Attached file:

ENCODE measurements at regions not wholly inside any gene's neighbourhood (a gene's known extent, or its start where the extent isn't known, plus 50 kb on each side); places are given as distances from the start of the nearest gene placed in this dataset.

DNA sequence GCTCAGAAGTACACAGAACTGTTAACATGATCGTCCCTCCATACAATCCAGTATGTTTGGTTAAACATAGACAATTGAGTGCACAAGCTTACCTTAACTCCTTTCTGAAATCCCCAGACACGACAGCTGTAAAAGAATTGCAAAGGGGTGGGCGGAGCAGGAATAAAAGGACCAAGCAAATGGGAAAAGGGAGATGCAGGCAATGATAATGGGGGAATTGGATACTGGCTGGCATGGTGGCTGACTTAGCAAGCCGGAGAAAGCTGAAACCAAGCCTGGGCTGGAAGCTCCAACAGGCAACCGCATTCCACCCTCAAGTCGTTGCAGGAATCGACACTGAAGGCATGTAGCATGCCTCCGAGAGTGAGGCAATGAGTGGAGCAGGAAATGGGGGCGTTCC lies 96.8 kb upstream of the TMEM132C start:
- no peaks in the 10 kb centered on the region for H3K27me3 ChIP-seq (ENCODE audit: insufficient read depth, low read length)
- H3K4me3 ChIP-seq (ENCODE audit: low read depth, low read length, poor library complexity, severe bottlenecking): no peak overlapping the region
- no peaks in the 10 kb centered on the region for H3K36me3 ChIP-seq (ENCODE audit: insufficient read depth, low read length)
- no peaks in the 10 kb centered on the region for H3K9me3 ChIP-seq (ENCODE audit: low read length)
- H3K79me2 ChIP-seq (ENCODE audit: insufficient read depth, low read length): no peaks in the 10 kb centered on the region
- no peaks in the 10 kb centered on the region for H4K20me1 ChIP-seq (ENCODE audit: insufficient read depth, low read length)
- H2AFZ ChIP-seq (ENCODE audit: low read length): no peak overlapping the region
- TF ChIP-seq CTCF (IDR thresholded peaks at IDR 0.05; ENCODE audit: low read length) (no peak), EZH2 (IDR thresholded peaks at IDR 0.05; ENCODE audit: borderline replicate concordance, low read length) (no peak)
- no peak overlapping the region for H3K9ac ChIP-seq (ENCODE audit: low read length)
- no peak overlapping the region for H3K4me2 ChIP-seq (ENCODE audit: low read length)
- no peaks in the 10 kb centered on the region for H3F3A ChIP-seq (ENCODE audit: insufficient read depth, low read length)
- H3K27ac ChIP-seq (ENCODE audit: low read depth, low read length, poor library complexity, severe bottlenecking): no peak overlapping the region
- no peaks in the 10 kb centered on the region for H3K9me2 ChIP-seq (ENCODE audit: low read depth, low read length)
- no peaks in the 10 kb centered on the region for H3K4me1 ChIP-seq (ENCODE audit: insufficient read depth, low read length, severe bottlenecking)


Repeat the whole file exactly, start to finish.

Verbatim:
ENCODE measurements at regions not wholly inside any gene's neighbourhood (a gene's known extent, or its start where the extent isn't known, plus 50 kb on each side); places are given as distances from the start of the nearest gene placed in this dataset.

DNA sequence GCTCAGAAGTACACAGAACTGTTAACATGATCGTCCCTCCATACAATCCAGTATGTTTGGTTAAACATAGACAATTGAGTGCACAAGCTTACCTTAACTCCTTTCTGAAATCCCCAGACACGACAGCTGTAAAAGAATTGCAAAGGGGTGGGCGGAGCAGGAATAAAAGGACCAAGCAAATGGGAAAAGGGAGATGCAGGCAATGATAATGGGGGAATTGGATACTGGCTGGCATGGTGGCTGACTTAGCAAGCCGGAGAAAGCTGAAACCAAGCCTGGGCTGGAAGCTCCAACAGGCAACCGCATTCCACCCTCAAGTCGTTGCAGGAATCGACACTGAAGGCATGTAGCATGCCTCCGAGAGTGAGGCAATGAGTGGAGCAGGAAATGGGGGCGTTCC lies 96.8 kb upstream of the TMEM132C start:
- no peaks in the 10 kb centered on the region for H3K27me3 ChIP-seq (ENCODE audit: insufficient read depth, low read length)
- H3K4me3 ChIP-seq (ENCODE audit: low read depth, low read length, poor library complexity, severe bottlenecking): no peak overlapping the region
- no peaks in the 10 kb centered on the region for H3K36me3 ChIP-seq (ENCODE audit: insufficient read depth, low read length)
- no peaks in the 10 kb centered on the region for H3K9me3 ChIP-seq (ENCODE audit: low read length)
- H3K79me2 ChIP-seq (ENCODE audit: insufficient read depth, low read length): no peaks in the 10 kb centered on the region
- no peaks in the 10 kb centered on the region for H4K20me1 ChIP-seq (ENCODE audit: insufficient read depth, low read length)
- H2AFZ ChIP-seq (ENCODE audit: low read length): no peak overlapping the region
- TF ChIP-seq CTCF (IDR thresholded peaks at IDR 0.05; ENCODE audit: low read length) (no peak), EZH2 (IDR thresholded peaks at IDR 0.05; ENCODE audit: borderline replicate concordance, low read length) (no peak)
- no peak overlapping the region for H3K9ac ChIP-seq (ENCODE audit: low read length)
- no peak overlapping the region for H3K4me2 ChIP-seq (ENCODE audit: low read length)
- no peaks in the 10 kb centered on the region for H3F3A ChIP-seq (ENCODE audit: insufficient read depth, low read length)
- H3K27ac ChIP-seq (ENCODE audit: low read depth, low read length, poor library complexity, severe bottlenecking): no peak overlapping the region
- no peaks in the 10 kb centered on the region for H3K9me2 ChIP-seq (ENCODE audit: low read depth, low read length)
- no peaks in the 10 kb centered on the region for H3K4me1 ChIP-seq (ENCODE audit: insufficient read depth, low read length, severe bottlenecking)